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Buyer/Tenant Representation

Why Use a Buyer/Tenant Representative?

Helping you avoid pitfalls, uncover economic opportunities, save time and money, and turn your space into a strategic asset.


Before proceeding, ask yourself these five questions. First, do you have the time and expertise to research the real estate market, including opportunities that are currently available as well as those which are coming available in the future? Second, do you know the market and the effective leasing rates and inducements being offered to those leveraging their real estate requirement? Third, do you have the time and expertise to deal with all the different brokers and landlords, while handling all of your other job responsibilities? Fourth, do you know how to use real estate to improve the financial and competitive position of your corporation? (Keep in mind, real estate costs are typically the second largest line item expense and normally equate to some 25% to 40% of a corporations overall budget.) Fifth, do you know that the quoted rental rate of your building includes brokerage fees? If you do not use a tenant representative, this fee will go entirely to the listing agent (landlord’s advocate) for your building. If the answer to any of these questions is no, then you need a tenant representative and the following information will be very helpful.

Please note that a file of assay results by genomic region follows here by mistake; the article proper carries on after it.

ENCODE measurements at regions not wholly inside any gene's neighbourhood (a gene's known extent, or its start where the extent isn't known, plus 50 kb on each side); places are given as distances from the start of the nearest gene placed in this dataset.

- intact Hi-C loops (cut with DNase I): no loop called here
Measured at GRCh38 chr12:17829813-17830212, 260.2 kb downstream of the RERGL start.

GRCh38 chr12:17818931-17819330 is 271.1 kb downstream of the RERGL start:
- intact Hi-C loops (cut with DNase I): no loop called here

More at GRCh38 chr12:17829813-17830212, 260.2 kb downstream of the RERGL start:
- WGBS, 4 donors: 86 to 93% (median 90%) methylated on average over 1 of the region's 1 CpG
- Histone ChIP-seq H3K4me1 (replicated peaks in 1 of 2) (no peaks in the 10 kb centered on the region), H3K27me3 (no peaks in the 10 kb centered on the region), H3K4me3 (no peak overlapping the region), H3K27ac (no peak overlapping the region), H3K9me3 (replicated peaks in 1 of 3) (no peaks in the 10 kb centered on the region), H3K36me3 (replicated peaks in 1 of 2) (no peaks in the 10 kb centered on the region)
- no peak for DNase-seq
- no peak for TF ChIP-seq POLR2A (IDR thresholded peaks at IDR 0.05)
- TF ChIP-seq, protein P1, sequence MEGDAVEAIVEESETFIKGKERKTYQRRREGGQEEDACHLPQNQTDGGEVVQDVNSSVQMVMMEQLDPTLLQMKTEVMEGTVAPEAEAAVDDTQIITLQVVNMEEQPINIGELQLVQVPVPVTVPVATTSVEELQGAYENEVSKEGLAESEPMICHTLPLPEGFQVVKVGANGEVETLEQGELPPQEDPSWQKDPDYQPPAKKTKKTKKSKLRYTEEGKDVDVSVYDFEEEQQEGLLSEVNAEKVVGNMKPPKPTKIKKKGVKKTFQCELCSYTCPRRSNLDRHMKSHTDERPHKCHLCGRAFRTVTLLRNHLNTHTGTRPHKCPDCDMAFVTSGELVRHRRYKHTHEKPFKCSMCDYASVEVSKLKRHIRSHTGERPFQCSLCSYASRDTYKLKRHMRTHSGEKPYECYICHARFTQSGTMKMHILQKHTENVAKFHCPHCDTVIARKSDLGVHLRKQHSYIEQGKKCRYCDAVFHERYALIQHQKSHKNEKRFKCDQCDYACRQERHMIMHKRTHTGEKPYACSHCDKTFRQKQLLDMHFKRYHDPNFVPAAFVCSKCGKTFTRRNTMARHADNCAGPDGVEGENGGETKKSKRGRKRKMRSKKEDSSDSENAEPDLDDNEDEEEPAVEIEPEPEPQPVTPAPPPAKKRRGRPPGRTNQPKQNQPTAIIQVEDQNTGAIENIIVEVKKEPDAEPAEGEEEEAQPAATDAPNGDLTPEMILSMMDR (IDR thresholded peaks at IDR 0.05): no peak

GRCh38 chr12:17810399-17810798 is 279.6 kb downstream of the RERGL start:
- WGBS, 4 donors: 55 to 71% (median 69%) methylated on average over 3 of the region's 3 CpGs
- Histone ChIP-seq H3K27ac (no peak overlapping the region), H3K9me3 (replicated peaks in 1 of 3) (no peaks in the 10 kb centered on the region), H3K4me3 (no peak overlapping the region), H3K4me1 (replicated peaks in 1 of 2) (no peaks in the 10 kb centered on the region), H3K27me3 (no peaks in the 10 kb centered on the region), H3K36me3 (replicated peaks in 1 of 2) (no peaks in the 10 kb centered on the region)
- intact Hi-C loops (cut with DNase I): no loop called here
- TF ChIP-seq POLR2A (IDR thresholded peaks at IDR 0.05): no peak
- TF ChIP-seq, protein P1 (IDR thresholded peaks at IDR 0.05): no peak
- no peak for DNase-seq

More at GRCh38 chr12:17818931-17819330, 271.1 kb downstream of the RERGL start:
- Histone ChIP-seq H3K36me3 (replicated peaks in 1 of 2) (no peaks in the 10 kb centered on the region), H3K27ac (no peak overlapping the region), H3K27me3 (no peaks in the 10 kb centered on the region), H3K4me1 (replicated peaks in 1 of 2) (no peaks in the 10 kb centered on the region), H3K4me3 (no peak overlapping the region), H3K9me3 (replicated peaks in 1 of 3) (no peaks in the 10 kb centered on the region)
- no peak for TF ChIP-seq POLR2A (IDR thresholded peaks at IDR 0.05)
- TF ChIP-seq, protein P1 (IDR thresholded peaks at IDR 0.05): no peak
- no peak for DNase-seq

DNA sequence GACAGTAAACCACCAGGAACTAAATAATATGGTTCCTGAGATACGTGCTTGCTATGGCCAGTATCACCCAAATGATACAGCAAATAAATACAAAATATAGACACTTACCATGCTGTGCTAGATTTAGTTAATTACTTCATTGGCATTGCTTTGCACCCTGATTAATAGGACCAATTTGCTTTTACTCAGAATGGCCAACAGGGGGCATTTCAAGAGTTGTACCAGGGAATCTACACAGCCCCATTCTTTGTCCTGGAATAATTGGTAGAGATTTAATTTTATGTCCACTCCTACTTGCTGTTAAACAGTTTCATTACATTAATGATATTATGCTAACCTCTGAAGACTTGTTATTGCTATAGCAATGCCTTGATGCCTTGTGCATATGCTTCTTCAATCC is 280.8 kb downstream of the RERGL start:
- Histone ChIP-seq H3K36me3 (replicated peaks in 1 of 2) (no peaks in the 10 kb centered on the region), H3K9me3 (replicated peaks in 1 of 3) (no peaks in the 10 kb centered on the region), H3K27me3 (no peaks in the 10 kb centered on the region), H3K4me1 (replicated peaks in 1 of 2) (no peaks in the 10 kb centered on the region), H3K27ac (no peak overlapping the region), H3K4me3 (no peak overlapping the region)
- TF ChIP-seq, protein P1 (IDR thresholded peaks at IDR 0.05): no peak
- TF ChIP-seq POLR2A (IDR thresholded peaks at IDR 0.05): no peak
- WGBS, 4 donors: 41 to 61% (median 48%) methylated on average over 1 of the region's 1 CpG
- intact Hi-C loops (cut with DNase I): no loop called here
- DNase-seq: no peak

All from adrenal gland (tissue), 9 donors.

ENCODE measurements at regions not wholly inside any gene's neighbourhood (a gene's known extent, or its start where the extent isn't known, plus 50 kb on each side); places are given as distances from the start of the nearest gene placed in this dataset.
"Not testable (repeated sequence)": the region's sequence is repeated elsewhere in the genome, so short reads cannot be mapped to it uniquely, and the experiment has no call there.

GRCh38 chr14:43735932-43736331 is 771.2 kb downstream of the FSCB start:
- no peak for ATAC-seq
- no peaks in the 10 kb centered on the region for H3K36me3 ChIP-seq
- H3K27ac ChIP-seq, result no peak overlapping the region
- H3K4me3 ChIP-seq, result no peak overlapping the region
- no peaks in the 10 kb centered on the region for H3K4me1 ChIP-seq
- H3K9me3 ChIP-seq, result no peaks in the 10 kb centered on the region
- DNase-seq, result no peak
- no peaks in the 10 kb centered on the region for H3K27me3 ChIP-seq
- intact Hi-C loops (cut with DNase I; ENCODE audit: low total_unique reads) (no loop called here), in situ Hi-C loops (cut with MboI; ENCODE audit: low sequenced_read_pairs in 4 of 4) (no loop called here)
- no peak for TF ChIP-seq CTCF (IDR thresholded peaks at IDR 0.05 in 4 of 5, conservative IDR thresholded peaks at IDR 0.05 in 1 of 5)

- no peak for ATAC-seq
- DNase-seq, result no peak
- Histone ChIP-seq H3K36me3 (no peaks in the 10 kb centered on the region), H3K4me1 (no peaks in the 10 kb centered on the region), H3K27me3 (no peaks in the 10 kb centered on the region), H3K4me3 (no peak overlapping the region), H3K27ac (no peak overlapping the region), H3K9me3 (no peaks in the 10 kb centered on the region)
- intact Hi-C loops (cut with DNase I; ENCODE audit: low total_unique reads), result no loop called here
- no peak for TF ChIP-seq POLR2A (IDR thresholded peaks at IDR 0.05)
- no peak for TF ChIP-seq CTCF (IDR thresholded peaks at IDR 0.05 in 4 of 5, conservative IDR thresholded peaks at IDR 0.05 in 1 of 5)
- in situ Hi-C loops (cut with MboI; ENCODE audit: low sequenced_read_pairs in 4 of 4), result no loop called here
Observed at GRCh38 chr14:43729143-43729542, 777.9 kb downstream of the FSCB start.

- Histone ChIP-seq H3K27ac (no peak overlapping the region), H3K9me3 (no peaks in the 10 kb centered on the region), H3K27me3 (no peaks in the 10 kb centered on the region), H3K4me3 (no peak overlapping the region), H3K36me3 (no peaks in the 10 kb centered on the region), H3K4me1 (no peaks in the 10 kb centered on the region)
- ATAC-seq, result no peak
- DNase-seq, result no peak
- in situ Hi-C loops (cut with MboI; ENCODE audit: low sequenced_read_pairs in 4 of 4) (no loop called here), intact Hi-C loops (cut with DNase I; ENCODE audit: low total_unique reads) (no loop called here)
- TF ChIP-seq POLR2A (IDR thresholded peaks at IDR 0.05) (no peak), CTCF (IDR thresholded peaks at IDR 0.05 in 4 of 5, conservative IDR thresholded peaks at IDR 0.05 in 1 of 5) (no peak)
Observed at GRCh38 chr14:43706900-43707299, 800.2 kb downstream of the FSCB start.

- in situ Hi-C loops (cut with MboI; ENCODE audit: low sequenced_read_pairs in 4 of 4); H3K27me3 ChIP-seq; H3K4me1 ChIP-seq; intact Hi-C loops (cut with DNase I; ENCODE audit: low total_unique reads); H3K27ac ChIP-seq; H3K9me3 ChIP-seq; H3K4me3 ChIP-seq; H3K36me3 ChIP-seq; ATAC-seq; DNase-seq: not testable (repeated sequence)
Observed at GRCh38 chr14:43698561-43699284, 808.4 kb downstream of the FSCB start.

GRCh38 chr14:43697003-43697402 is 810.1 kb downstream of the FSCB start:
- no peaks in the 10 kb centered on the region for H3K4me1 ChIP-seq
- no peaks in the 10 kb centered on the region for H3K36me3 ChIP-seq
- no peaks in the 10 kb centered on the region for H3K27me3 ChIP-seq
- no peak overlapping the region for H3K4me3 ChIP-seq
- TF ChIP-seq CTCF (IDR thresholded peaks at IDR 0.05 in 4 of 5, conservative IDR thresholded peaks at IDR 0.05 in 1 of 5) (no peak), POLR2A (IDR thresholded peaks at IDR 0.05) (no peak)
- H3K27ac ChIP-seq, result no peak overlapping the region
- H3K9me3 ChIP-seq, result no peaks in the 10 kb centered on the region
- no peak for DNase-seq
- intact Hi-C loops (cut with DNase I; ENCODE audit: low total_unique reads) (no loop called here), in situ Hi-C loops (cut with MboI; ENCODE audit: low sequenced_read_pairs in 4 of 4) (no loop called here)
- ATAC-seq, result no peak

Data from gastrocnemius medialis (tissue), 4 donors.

Selecting space for your organization and successfully negotiating the most attractive lease arrangement are complex, time-consuming tasks, full of potential pitfalls. The pitfalls only multiply if you undertake the process on your own without the benefit of an experienced commercial real estate professional serving as your tenant representative.

Hiring a tenant representative who acts on your behalf will eliminate many of the hassles in site selection and negotiation and save you a substantial amount of time. It will prevent potentially disastrous missteps. And it can cut much of your real estate expense. More importantly, aligning yourself with an experienced tenant rep can turn up real economic opportunities and help turn your space into a strategic asset.


Working on Behalf of Tenants, Not Landlords